“Love is so short, forgetting is so long.” - Pablo Neruda
The Doctor turned away from the white wall and forced his mind away from the horror of solitude. After all these years, he knew better, had known better, than to trust anyone but himself. This separation was inevitable. He had been willing hours ago to thrust Rose unwilling into the other universe, to force her away from him for her own protection. That had been strangely acceptable. It had been his own choice. He had made that choice for her before and been content with it. Once, she had chosen to shatter the rules and come back for him. When she had, part of him had broken and she had wedged her way into him through that crack. He maintained the illusion of control since then, crowing his authority, making decisions for the world and the worlds and the whole of time and space.
This, this white wall and the emptiness of utter victory, was not his choice. For a moment, he had allowed himself to hope, hold her hand, let her say "forever," and the fall from such a height was more crushing than he had feared.
He walked by the destruction and chaos of the tower without giving it a second glance. A body here, a broken desk there, the smell of burning and death pungent in the air, all meaningless to him. Once, he would have stopped, touched a bloody face, said "I'm so sorry," even felt responsible. He felt so much now and it would burn him to ashes. He said, "I'm so sorry," aloud, and wondered if he was sorry for anyone but himself, and, oh Rose, for her.
Her father had saved her when he could not. He felt a moment of anger that he, striding across worlds, had been made humble by the act of a human. But that had been Rose's father, in a sort, and he expected nothing less of her. The thought of her in the Void made his stomach clench and his hearts pound. His lovely Rose, trapped in a Hell he had surely made for her. Now she would be safe. Safe. He had wanted that for her. Hadn't he? He had made that vow to Jackie and repeated it often enough, but had he really meant it he would have forced her away from him, from chaos, from death. He had never been strong enough to refuse her.
A lone siren wailed outside and he pushed through a door hanging off its hinges to find a stairwell. It was a long way down and he briefly contemplated letting himself fall, breaking apart physically as he was inside. If it would have done any good he might have done so. The curse of the unbreakable, to keep going when everyone else would not. He had been here before and he did not know how he could bear it again.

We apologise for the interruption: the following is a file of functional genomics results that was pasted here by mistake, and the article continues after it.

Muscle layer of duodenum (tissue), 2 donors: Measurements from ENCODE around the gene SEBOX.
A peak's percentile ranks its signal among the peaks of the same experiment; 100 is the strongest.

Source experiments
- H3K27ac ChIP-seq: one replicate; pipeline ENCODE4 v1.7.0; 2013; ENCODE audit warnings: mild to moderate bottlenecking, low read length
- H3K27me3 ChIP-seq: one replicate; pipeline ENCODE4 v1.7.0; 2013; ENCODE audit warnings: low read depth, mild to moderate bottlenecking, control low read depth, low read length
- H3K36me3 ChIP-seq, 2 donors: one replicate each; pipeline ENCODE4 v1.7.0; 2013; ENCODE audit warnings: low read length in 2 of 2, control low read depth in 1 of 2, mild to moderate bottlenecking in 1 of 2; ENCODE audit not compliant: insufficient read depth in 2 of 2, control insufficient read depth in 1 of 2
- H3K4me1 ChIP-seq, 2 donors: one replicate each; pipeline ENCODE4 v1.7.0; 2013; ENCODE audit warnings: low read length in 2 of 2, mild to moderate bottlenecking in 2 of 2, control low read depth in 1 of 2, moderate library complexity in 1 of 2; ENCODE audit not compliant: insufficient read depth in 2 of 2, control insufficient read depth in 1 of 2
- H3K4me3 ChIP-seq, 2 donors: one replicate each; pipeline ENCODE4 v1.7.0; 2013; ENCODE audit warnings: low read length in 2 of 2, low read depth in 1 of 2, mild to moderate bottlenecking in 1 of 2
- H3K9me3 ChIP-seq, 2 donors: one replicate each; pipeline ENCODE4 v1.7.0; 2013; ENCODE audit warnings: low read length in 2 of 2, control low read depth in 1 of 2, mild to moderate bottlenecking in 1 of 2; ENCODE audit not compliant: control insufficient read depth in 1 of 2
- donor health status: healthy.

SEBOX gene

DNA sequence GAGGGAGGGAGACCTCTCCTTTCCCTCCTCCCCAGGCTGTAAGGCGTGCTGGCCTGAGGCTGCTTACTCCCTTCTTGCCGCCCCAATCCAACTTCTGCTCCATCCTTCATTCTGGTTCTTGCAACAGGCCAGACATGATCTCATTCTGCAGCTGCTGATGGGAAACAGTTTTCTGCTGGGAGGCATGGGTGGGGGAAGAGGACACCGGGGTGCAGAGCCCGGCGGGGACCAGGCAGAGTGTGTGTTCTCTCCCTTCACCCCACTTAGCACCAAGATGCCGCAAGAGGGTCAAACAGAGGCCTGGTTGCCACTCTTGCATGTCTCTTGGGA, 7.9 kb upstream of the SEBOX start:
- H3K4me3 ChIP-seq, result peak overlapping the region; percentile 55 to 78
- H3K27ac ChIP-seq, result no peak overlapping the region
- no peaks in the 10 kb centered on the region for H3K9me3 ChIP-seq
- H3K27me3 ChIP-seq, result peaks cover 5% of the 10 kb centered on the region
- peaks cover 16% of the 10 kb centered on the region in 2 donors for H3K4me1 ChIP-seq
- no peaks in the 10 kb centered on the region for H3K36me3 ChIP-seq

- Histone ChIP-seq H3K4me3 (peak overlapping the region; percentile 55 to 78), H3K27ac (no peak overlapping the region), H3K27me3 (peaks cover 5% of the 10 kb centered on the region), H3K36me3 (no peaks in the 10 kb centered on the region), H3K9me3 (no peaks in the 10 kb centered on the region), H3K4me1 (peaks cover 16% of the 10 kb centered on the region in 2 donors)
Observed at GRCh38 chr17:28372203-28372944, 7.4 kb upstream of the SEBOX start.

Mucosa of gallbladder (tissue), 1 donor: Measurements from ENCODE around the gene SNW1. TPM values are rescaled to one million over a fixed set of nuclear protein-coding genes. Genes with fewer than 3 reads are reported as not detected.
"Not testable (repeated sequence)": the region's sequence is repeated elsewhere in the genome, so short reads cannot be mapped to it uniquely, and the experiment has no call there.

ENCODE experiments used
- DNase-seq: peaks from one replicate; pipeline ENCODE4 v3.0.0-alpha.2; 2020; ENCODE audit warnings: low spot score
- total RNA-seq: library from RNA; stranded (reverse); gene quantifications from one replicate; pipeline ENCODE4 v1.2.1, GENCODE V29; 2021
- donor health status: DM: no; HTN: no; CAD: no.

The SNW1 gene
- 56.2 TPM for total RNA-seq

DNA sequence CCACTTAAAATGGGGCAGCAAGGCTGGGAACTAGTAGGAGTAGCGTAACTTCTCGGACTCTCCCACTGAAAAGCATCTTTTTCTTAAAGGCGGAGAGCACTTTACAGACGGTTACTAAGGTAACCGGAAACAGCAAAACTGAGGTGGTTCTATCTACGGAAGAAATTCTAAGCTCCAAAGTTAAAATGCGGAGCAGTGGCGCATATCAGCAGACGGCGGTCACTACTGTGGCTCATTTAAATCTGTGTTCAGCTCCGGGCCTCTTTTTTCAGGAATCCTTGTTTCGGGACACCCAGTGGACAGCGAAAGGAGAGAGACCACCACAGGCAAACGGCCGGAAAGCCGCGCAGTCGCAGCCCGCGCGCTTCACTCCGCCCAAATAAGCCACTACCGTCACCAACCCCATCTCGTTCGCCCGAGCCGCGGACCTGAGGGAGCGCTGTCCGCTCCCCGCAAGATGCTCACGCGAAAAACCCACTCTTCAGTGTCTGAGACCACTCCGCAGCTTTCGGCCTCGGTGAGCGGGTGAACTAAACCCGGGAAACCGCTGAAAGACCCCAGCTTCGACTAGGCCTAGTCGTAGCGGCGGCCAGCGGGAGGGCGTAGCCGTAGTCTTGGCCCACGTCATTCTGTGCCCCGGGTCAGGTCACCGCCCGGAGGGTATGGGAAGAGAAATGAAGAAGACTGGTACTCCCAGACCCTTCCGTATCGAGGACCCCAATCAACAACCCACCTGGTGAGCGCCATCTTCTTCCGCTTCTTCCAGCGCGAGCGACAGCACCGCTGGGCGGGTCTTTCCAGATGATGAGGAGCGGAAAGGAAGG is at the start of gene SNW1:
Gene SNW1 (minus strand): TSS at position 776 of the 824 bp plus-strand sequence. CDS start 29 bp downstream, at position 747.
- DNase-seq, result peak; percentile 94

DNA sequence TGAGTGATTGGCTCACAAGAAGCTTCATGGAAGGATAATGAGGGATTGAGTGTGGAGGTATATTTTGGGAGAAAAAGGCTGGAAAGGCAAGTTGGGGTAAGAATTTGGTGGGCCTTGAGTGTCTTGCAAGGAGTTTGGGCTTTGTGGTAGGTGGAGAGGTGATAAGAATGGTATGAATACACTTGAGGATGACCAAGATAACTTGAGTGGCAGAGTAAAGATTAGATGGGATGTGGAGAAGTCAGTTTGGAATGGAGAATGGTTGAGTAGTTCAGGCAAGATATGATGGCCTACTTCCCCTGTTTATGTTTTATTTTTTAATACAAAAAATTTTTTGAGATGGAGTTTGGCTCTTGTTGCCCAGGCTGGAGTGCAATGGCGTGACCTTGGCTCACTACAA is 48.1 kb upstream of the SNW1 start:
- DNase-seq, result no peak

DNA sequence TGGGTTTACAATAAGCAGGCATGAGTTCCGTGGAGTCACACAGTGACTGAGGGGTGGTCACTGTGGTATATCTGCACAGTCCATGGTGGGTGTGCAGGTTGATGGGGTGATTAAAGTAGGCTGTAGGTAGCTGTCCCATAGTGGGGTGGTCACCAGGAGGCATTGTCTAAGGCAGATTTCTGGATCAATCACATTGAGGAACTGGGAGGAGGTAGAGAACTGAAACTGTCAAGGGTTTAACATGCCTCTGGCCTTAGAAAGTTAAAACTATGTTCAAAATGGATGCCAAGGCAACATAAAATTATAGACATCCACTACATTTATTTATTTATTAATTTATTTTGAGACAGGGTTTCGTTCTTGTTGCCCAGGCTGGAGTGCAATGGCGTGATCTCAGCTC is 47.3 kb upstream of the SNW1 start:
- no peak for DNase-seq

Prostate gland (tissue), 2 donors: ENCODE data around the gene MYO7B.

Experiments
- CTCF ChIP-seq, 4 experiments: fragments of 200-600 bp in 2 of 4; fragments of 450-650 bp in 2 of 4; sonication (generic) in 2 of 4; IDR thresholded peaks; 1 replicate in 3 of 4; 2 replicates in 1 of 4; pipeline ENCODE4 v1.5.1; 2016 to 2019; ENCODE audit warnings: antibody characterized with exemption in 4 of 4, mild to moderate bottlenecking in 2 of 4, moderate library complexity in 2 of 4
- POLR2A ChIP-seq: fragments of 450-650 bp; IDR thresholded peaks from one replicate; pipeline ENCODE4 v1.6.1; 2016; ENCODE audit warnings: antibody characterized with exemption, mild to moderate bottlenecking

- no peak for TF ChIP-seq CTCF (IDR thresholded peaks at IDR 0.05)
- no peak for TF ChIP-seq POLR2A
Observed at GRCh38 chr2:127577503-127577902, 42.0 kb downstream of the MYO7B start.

For a moment the stairwell shimmered in his eyes and was a roiling ball of flame, shattered pieces of his world flaring before his eyes. He cried out and put his hand across his eyes. The vision passed and was replaced by Rose, smiling, lolling in the apple grass with love in her eyes. Then, she screamed his name and was falling into the Void, not saved by Pete this time but through the wall into the space between the universes. It did not happen that way, he thought furiously to himself, she will be safe and loved and have a fantastic life.
He pounded down the stairs relentlessly and out into the air, thick with dust and smoke. He heard a woman sobbing nearby and did not turn to find her. He stumbled forward, wanting only to go home, knowing only that his home was where Rose was and he would never go home again.
I have to say goodbye. He thought of Sarah Jane and her years of waiting for him. He owed more to Rose. No, he wanted more.
In the TARDIS, he began frantically to search for a way. His brilliant mind focused on pure science and for some time, days for some, years for others, he worked tirelessly. He knew enough this time to disallow hope, but he would see her again.
When he did, he was broken again, knowing he had extended hope to her and then snatched it away. The moment broke, and he was alone, again, for what he vowed would be the last time. He let tears stream down his face and didn't say the words. He opened his eyes, let out a little sigh, and knew what he could try to do. The hope, his Rose, would be tucked away on a shelf in his mind like a cherished toy from childhood. He would take it out every once in a while to brush off the dust and open his wound enough to remind him why he did not allow himself the luxury of personal optimism.
The forgetting was what he knew best.